Physicians don’t get paid to counsel patients, with predictable results

Counseling of patients by physicians can have an impact on health behaviors, but it happens infrequently. The average 15-minute doctor-patient encounter does not leave much time for discussion. Doctors also do not think they are very good at it. According to a survey, less than half felt competent prescribing specific diet regimens because they believed they had been inadequately trained.

The lack of reimbursement by insurers for weight-loss counseling and confidence yields predictable results. Only about one-third of obese patients are advised by their doctors to lose weight. That proportion rises to about one-half only if the obesity has created some other medical conditions. Physicians offer to help about 1 out of 4 smokers with tobacco-cessation strategies.

Doctors also lack faith that patients will change their habits. Who could blame them? Barely 1 in 10 diabetics follow dietary guidelines limiting saturated fat. About 18 percent of heart-disease patients continue to smoke, which is not much better than the overall smoking rate.

A doctor’s pep talk at the end of the visit does not accomplish much. Success requires a joint action plan and a commitment to follow up. In one study, physicians counseled inactive patients to exercise and had a staff member call two weeks later to monitor progress. Those patients walked five times more than those who were not counseled and monitored.

The American Heart Association advises physicians to use this sort of approach to lower the risk of heart disease. The organization reviewed a decade of research to determine what works best. Joint goal setting, physician feedback and monitoring topped the list. Self-monitoring, such as food diaries, also helps. However, clinical initiatives are employed infrequently because they are time-consuming and insurance companies generally will not pay for them.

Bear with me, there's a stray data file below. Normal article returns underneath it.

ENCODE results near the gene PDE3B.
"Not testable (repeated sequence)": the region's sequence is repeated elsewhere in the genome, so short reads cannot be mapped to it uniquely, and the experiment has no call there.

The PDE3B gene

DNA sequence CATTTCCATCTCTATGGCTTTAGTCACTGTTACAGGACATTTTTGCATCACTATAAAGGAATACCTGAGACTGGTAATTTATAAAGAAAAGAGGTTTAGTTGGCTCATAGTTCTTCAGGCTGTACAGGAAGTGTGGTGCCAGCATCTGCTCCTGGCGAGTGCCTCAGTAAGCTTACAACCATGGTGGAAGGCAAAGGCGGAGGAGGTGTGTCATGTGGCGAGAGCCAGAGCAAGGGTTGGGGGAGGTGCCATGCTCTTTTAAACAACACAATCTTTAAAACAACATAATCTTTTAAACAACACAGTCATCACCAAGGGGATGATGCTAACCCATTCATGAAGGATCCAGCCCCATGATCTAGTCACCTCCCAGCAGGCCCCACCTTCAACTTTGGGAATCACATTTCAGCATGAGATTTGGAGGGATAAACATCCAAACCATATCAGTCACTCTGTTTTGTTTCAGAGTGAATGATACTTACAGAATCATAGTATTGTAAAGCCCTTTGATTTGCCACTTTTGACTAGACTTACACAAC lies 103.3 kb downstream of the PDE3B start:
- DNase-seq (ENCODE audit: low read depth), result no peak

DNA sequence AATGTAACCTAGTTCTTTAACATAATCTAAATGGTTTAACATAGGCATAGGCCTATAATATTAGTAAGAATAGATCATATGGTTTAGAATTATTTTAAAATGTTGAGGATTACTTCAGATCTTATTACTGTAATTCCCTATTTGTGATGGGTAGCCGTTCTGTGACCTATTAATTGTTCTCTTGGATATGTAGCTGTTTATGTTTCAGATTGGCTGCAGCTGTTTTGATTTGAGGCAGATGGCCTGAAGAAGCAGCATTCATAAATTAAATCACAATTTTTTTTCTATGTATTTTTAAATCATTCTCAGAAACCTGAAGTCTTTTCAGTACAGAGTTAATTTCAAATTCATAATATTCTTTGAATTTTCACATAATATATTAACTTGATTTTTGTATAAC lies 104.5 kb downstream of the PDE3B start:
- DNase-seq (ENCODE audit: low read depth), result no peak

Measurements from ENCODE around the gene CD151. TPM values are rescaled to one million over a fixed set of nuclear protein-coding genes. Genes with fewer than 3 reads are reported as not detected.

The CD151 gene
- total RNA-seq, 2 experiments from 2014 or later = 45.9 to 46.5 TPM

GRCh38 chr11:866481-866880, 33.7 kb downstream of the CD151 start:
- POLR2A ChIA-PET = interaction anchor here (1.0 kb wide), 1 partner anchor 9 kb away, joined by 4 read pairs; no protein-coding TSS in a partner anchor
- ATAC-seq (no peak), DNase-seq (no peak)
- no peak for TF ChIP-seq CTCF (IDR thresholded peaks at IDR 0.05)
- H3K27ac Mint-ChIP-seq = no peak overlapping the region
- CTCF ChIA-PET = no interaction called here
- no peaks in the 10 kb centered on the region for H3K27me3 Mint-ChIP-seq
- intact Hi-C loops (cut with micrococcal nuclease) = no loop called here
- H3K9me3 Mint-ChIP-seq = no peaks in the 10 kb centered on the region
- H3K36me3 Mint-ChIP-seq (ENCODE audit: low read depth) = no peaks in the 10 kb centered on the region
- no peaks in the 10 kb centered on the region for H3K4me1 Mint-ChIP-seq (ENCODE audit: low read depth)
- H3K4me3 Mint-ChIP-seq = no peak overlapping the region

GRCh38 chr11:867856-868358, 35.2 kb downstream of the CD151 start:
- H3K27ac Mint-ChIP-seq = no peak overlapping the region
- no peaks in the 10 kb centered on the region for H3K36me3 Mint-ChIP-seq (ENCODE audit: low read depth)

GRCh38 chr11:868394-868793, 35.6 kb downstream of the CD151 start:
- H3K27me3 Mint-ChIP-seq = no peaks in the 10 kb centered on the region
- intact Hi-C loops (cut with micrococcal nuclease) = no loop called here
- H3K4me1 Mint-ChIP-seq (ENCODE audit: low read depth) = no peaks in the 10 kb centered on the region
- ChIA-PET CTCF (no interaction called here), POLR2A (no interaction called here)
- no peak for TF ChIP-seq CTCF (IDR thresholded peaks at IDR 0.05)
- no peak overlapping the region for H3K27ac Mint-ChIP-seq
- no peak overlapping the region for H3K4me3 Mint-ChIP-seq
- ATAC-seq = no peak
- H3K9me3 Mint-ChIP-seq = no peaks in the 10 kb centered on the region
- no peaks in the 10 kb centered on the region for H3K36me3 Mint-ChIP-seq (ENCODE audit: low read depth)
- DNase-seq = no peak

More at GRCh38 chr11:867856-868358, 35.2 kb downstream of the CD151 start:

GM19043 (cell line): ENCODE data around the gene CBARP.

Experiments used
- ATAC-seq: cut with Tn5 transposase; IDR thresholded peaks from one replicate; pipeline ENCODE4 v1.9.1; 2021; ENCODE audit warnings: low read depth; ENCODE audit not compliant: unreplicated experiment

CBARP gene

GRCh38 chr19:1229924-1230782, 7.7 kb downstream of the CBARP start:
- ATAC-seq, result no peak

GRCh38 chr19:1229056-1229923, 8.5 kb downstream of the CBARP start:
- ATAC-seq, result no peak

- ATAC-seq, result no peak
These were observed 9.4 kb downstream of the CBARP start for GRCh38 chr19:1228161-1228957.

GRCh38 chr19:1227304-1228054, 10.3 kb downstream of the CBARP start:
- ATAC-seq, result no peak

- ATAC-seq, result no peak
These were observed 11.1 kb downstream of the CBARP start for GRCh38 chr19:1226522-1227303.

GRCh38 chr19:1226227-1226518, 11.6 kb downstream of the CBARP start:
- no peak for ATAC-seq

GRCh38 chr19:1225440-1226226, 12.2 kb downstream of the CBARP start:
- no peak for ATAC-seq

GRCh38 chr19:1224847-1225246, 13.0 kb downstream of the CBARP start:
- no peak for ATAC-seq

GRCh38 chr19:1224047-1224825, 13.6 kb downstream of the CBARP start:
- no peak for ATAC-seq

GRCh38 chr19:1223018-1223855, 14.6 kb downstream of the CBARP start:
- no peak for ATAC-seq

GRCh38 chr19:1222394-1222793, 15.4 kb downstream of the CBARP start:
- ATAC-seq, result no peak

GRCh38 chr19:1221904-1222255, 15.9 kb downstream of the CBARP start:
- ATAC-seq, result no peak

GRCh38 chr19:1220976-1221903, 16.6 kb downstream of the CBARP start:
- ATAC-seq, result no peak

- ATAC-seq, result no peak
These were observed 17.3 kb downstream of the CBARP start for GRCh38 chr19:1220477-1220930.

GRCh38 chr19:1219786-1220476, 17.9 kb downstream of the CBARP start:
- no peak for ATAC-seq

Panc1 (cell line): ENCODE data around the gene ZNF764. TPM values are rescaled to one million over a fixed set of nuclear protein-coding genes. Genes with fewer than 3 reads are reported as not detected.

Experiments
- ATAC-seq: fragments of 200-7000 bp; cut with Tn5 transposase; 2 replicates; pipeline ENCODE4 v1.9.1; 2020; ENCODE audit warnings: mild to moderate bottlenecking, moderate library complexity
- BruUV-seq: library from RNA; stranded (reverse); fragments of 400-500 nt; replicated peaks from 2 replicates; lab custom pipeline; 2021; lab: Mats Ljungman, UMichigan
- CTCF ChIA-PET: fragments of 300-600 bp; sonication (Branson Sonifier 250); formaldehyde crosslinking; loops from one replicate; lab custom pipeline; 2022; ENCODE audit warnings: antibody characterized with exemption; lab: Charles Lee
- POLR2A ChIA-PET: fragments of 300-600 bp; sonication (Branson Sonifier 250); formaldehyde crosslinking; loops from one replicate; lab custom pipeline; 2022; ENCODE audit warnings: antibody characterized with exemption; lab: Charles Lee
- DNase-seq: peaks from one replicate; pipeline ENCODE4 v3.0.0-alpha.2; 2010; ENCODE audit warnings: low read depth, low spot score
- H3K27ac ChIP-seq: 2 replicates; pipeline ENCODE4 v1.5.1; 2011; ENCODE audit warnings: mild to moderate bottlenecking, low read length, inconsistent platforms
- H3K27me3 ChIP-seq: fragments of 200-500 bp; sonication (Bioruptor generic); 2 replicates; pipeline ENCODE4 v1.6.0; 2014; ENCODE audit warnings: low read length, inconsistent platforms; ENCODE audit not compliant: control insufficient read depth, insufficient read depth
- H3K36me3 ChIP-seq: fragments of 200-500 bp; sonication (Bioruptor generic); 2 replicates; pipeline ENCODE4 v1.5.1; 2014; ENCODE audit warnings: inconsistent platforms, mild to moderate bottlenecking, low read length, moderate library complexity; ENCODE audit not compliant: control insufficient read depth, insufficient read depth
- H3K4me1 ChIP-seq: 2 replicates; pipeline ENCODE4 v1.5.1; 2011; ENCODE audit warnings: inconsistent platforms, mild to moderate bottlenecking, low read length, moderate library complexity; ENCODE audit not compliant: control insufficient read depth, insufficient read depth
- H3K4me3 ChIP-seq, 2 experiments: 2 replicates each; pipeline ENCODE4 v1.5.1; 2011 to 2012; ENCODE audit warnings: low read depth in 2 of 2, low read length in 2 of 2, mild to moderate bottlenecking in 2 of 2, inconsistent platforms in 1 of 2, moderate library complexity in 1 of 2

It does not help matters that Americans are in denial about their health. In a poll by The Atlantic, 9 out of 10 Americans said they were in “very good” or “somewhat good” health. Only 1 percent said they were unsure about their health status.

Yet more than 1 out of 3 Americans are obese, and about 1 out of 10 have a chronic condition such as high blood pressure or diabetes.

Baby boomers are in worse health than their parents were at the same age. They are more obese; have more diabetes, high blood pressure and high cholesterol; get less exercise; and are more likely to use a cane or walker.

A 2009 poll of 2,000 Americans by GE Healthcare, the Cleveland Clinic and Ochsner Health System captured the gap between belief and reality. More than half the respondents said the population’s health “was going in the wrong direction,” compared with 17 percent who characterized their own health that way.

Only one-quarter to one-third knew their personal basic health numbers – body-mass index, blood pressure, cholesterol, blood glucose level – yet the majority said keeping those numbers in a good range was important to good health.

About 95 percent said regular physician checkups were important, but 70 percent admitted avoiding their doctors by hoping health problems would go away or asking a friend for medical advice.

Pollsters asked respondents to grade their health behaviors, and asked doctors to do the same for their patients. One out of three gave themselves an “A” for nutrition, exercise and personal health management. More than 90 percent graded patients “C” or worse on these.